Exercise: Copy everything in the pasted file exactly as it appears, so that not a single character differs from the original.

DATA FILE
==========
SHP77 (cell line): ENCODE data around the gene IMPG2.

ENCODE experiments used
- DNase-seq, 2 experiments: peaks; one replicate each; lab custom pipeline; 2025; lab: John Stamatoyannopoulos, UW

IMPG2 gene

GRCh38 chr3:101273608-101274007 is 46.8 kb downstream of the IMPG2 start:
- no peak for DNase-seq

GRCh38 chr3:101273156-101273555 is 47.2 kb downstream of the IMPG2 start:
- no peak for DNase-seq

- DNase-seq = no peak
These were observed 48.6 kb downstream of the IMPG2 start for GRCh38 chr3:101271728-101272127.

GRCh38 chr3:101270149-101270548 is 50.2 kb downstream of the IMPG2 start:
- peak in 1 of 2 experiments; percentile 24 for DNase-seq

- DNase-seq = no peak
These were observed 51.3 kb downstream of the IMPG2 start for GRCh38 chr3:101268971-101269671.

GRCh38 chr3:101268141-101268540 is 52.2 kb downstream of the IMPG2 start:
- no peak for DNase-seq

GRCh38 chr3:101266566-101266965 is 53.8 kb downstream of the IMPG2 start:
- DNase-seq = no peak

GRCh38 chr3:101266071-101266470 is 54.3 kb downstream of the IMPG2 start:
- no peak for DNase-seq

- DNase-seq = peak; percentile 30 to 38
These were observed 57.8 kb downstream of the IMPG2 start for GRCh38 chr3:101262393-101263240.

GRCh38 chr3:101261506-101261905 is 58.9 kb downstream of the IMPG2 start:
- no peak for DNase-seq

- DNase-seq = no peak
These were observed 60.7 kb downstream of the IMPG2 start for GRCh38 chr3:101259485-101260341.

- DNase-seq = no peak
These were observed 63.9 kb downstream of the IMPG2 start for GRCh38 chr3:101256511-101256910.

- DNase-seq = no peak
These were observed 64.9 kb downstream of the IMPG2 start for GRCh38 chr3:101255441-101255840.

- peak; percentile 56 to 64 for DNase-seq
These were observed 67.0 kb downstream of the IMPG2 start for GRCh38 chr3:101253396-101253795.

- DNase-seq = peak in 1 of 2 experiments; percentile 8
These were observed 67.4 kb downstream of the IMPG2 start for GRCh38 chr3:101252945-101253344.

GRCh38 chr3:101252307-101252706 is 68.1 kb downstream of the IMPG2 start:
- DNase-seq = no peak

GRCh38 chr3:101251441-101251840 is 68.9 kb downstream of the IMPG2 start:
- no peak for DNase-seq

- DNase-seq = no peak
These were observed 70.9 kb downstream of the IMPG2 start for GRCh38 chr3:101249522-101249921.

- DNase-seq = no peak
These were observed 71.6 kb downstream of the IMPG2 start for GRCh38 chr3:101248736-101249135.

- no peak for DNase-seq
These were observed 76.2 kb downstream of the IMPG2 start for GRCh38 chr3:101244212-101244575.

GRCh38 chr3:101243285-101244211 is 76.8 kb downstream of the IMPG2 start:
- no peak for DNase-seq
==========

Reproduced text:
SHP77 (cell line): ENCODE data around the gene IMPG2.

ENCODE experiments used
- DNase-seq, 2 experiments: peaks; one replicate each; lab custom pipeline; 2025; lab: John Stamatoyannopoulos, UW

IMPG2 gene

GRCh38 chr3:101273608-101274007 is 46.8 kb downstream of the IMPG2 start:
- no peak for DNase-seq

GRCh38 chr3:101273156-101273555 is 47.2 kb downstream of the IMPG2 start:
- no peak for DNase-seq

- DNase-seq = no peak
These were observed 48.6 kb downstream of the IMPG2 start for GRCh38 chr3:101271728-101272127.

GRCh38 chr3:101270149-101270548 is 50.2 kb downstream of the IMPG2 start:
- peak in 1 of 2 experiments; percentile 24 for DNase-seq

- DNase-seq = no peak
These were observed 51.3 kb downstream of the IMPG2 start for GRCh38 chr3:101268971-101269671.

GRCh38 chr3:101268141-101268540 is 52.2 kb downstream of the IMPG2 start:
- no peak for DNase-seq

GRCh38 chr3:101266566-101266965 is 53.8 kb downstream of the IMPG2 start:
- DNase-seq = no peak

GRCh38 chr3:101266071-101266470 is 54.3 kb downstream of the IMPG2 start:
- no peak for DNase-seq

- DNase-seq = peak; percentile 30 to 38
These were observed 57.8 kb downstream of the IMPG2 start for GRCh38 chr3:101262393-101263240.

GRCh38 chr3:101261506-101261905 is 58.9 kb downstream of the IMPG2 start:
- no peak for DNase-seq

- DNase-seq = no peak
These were observed 60.7 kb downstream of the IMPG2 start for GRCh38 chr3:101259485-101260341.

- DNase-seq = no peak
These were observed 63.9 kb downstream of the IMPG2 start for GRCh38 chr3:101256511-101256910.

- DNase-seq = no peak
These were observed 64.9 kb downstream of the IMPG2 start for GRCh38 chr3:101255441-101255840.

- peak; percentile 56 to 64 for DNase-seq
These were observed 67.0 kb downstream of the IMPG2 start for GRCh38 chr3:101253396-101253795.

- DNase-seq = peak in 1 of 2 experiments; percentile 8
These were observed 67.4 kb downstream of the IMPG2 start for GRCh38 chr3:101252945-101253344.

GRCh38 chr3:101252307-101252706 is 68.1 kb downstream of the IMPG2 start:
- DNase-seq = no peak

GRCh38 chr3:101251441-101251840 is 68.9 kb downstream of the IMPG2 start:
- no peak for DNase-seq

- DNase-seq = no peak
These were observed 70.9 kb downstream of the IMPG2 start for GRCh38 chr3:101249522-101249921.

- DNase-seq = no peak
These were observed 71.6 kb downstream of the IMPG2 start for GRCh38 chr3:101248736-101249135.

- no peak for DNase-seq
These were observed 76.2 kb downstream of the IMPG2 start for GRCh38 chr3:101244212-101244575.

GRCh38 chr3:101243285-101244211 is 76.8 kb downstream of the IMPG2 start:
- no peak for DNase-seq